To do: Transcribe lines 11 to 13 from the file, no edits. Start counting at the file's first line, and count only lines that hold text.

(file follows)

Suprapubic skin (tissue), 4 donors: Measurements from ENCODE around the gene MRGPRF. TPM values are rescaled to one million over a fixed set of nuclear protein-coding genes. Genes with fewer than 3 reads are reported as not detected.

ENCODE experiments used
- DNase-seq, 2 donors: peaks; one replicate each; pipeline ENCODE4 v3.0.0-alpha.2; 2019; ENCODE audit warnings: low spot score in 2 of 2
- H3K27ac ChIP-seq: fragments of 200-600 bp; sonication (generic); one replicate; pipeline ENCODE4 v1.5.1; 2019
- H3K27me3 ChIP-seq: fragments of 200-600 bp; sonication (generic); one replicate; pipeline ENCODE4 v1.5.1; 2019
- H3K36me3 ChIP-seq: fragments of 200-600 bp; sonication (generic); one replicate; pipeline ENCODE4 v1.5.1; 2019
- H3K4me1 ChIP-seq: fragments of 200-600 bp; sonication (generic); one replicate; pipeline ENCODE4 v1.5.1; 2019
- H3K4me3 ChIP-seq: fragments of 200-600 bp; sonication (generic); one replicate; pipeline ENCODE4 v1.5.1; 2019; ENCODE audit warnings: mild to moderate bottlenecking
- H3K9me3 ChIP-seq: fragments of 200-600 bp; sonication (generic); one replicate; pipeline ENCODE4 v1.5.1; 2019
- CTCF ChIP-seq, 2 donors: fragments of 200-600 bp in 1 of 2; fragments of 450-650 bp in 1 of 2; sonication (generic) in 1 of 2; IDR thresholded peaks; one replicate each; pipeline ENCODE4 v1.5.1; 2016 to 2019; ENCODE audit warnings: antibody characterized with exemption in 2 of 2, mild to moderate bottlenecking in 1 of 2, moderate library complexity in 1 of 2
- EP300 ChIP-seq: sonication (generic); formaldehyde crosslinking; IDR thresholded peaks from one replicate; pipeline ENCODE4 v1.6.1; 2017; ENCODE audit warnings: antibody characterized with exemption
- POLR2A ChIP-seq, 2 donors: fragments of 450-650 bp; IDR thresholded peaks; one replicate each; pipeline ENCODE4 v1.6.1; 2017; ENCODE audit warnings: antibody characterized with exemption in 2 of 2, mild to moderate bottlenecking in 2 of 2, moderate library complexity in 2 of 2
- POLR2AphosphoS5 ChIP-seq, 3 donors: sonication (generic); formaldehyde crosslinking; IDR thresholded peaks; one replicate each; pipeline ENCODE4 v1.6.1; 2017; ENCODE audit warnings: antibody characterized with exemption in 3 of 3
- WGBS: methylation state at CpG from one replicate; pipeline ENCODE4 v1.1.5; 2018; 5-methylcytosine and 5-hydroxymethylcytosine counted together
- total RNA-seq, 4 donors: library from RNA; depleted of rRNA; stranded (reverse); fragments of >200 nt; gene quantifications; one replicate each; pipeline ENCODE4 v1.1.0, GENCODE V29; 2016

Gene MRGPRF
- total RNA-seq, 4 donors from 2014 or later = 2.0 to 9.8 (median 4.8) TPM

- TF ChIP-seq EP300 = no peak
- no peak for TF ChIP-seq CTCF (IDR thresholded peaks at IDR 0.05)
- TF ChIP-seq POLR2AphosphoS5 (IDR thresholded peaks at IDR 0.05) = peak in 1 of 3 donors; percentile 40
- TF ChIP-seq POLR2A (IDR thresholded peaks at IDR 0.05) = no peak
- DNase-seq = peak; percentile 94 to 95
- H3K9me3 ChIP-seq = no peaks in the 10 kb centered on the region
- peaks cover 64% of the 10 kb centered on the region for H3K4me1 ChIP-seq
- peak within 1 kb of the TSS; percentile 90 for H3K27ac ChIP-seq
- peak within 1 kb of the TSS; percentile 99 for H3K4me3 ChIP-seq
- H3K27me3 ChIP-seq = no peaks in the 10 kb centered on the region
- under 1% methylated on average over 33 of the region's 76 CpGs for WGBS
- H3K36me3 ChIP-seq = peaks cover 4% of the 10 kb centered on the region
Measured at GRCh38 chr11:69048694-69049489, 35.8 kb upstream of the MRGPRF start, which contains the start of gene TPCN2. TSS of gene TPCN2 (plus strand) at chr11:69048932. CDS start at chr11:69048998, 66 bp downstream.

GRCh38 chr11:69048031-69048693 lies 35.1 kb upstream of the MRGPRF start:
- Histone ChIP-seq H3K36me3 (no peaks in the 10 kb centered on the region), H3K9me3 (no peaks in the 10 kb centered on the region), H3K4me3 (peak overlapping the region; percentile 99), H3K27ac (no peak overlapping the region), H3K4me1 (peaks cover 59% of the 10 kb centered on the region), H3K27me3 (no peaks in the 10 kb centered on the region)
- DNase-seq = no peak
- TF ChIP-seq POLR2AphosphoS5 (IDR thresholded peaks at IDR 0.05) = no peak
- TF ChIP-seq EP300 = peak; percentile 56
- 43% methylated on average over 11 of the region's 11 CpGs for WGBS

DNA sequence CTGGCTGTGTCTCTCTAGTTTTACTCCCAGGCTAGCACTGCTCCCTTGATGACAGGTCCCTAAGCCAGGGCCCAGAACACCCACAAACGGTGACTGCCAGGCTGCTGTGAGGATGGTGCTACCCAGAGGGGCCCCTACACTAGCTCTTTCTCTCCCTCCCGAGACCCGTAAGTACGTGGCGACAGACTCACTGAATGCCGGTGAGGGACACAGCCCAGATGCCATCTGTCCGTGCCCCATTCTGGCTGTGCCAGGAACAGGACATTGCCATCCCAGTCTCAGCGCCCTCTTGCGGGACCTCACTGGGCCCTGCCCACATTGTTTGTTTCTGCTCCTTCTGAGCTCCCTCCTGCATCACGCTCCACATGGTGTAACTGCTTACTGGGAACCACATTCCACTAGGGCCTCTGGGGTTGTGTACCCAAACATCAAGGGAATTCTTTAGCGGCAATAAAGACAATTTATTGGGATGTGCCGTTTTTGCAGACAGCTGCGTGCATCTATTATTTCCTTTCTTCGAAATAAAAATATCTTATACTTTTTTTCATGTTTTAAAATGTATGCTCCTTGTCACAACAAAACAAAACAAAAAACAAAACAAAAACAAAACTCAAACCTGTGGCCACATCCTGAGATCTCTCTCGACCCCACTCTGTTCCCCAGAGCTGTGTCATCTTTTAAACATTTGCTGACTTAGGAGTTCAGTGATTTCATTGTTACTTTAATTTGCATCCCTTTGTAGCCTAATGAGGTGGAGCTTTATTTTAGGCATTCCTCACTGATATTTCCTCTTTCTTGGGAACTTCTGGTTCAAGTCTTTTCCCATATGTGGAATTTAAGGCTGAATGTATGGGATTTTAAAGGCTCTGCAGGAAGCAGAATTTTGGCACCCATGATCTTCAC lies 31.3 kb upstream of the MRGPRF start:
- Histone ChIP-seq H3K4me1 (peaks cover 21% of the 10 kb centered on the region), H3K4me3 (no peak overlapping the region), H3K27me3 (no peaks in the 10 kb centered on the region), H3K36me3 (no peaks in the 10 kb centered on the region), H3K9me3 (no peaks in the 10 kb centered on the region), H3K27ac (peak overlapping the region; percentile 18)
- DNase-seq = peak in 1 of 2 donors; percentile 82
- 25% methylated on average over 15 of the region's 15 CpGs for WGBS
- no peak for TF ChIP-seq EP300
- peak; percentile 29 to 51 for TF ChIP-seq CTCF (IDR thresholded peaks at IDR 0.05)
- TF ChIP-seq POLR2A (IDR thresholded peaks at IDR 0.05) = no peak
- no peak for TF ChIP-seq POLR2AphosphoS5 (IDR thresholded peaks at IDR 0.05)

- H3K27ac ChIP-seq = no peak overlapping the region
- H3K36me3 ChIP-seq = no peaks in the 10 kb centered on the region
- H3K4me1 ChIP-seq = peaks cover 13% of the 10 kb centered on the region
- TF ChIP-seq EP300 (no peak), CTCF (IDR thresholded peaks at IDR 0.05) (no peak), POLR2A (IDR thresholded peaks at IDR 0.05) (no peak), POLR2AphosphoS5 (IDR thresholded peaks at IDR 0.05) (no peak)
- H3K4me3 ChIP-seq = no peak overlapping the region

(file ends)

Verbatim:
- EP300 ChIP-seq: sonication (generic); formaldehyde crosslinking; IDR thresholded peaks from one replicate; pipeline ENCODE4 v1.6.1; 2017; ENCODE audit warnings: antibody characterized with exemption
- POLR2A ChIP-seq, 2 donors: fragments of 450-650 bp; IDR thresholded peaks; one replicate each; pipeline ENCODE4 v1.6.1; 2017; ENCODE audit warnings: antibody characterized with exemption in 2 of 2, mild to moderate bottlenecking in 2 of 2, moderate library complexity in 2 of 2
- POLR2AphosphoS5 ChIP-seq, 3 donors: sonication (generic); formaldehyde crosslinking; IDR thresholded peaks; one replicate each; pipeline ENCODE4 v1.6.1; 2017; ENCODE audit warnings: antibody characterized with exemption in 3 of 3